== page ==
Balancing Between Competing Goals of Growth and Cost Containment

A while back we hosted a webinar focused on using innovation as a tactic in balancing between competing goals of growth (e.g. customer satisfaction) and cost containment (e.g. efficiency).

At the time, so much of our focus with executive clients had been around how to create purposeful innovation rather than falling into the trap of innovating for the “cool” factor.

It’s what I like to call transforming “random acts of innovation” into strategic competence aligned with business objectives. Its particularly relevant, in 2020, when we’re faced with pivoting operations and business models quickly.

All c-level leaders want to innovate when it contributes to the bottom line and improves market position. But, how can you “keep the lights on” while you build a culture of innovation and test out new products, new processes, or new business models?

It comes down to bridging the gap between innovation strategy and business results.

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Innovation Needs a Business “Sponsor” and a Framework

For time and resources to be dedicated to the pursuit of innovation, it must have a reason for existing – a business “sponsor” – and something to guide it. If an innovation has a direct connection to a high-value problem or high-potential opportunity, it can gain momentum. If it doesn’t, then it clearly doesn’t align to overarching business objectives and the timing is wrong.

Plus, if innovation stays as a “random act,” it will never take root within the culture. Using a framework can guide your innovation.

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Identify Key Sources of Innovation

Before you can identify key sources of innovation, you need to define what “innovation” means to you and your organization or team. Innovation might mean a whole new business entity, a new business model, or creating new efficiencies or technology.
However you define it, your internal and external stakeholders will need a common language.

Key sources could include the Voice of Customer and built-in methods for gaining insights – like surveys, in-app prompts, etc. These should be a prime source. Also, tap into your rebels, your pie-in-sky types and your grounded go-getters to tackle problems and opportunities from their unique perspectives. By calling staff out with a specific role, you can draw on the way that they think and stretch the possibilities to find new ideas.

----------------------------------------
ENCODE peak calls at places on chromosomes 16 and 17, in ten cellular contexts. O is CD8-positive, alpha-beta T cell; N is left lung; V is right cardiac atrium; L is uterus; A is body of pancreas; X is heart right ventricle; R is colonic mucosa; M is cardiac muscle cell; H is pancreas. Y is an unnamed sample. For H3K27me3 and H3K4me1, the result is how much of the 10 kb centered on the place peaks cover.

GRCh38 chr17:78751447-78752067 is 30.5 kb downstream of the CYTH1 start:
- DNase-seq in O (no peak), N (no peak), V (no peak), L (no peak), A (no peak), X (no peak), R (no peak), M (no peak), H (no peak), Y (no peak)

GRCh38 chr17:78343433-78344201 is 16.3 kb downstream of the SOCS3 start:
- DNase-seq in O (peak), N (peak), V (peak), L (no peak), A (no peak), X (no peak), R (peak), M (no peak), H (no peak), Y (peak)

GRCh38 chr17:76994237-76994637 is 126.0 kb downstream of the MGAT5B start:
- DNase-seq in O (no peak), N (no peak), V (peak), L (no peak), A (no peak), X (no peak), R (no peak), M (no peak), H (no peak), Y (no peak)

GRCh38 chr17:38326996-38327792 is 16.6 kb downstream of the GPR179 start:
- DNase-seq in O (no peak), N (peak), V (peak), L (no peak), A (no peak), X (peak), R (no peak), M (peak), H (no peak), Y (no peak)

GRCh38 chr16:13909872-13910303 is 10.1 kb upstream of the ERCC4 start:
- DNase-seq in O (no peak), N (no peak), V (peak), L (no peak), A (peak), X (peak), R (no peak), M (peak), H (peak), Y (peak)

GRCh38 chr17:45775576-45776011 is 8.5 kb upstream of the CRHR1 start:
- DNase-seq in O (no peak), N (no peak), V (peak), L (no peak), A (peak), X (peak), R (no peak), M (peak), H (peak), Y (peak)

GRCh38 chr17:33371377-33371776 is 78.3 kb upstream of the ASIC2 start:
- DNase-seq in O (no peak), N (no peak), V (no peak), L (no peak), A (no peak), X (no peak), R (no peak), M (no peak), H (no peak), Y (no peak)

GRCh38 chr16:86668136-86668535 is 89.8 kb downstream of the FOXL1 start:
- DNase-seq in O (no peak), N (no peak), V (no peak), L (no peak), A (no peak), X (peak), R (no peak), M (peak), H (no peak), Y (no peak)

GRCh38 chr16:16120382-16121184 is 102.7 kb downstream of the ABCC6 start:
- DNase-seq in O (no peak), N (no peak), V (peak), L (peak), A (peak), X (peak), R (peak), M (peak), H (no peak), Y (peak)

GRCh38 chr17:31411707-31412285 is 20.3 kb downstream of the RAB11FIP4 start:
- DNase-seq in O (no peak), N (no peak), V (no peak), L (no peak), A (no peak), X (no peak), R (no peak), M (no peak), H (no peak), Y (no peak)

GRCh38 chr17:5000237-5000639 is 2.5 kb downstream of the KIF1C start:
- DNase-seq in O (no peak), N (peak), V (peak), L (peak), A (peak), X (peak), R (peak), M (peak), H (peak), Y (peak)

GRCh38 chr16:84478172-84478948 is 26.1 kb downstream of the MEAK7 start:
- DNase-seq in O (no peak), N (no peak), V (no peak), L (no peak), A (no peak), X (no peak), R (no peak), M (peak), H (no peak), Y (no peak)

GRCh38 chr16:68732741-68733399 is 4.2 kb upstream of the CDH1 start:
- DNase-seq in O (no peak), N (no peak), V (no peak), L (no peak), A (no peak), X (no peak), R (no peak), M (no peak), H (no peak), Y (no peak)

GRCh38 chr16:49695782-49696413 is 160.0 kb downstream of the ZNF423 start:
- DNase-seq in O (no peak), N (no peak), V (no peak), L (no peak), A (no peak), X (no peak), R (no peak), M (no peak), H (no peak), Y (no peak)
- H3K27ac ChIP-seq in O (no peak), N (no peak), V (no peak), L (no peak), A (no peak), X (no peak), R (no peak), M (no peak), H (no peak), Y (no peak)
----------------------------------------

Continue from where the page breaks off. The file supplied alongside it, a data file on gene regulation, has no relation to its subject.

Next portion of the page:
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Protect Innovation Space

One of my favorite stories from Ori Brafman’s “The Chaos Imperative: How Chance and Disruption Increase Innovation, Effectiveness, and Success” was about how Nintendo’s CEO allowed Donkey Kong’s creator to have protected space to explore and solve product problems while the CEO ensured that the rest of the company was well managed. That’s key to balancing keeping the lights on and stretching towards new territory

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Continuously Quiet the Noise

Step away from the innovation process and people. Leaders need to take time with key advisors to sort through all the data and inputs and to see more clearly how innovation can apply to a problem or goal. Focus is your singular success factor when it comes to creating innovations that pay for themselves.

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Avoid Innovation Fatigue

Lastly, avoid innovation fatigue. We hear client’s tout that they “should innovate” or “we need to be more innovative,” but what does that mean to our teams? Our recent webinar posited the following definition and it summarizes what I believe is the power of innovation — “Innovation consists of ideas that are translated into action to achieve a business-critical outcome.”

It’s not — dare I say — innovative, but it reminds us of why we’re stretching our teams, our creativity and the boundaries of what we think is possible.

Want to make better decisions when it comes to innovation?

Watch the webinar: Balancing Tech Investments for Back-Office Efficiency with Customer Engagement and Innovation where you’ll receive a robust, but easy tool for choosing between competing priorities.

Scott Barnyak
Author
Scott Barnyak
Founder, Chief Sales & Marketing Officer

Scott Barnyak, Chief Marketing and Sales Officer, has over 25 years of experience in the consulting industry and is one of the co-founders of SDLC Partners and CyLumena.

Scott is responsible for shaping the firm’s business strategy, sales and marketing, and go to market services. He is a member of the Allegheny Conference and holds a seat on the Carnegie Mellon Athletics Board, where he is also active as a mentor for college athletes.

Scott holds a B.S. in Industrial Management with a minor in Graphic Communications Management from Carnegie Mellon University.

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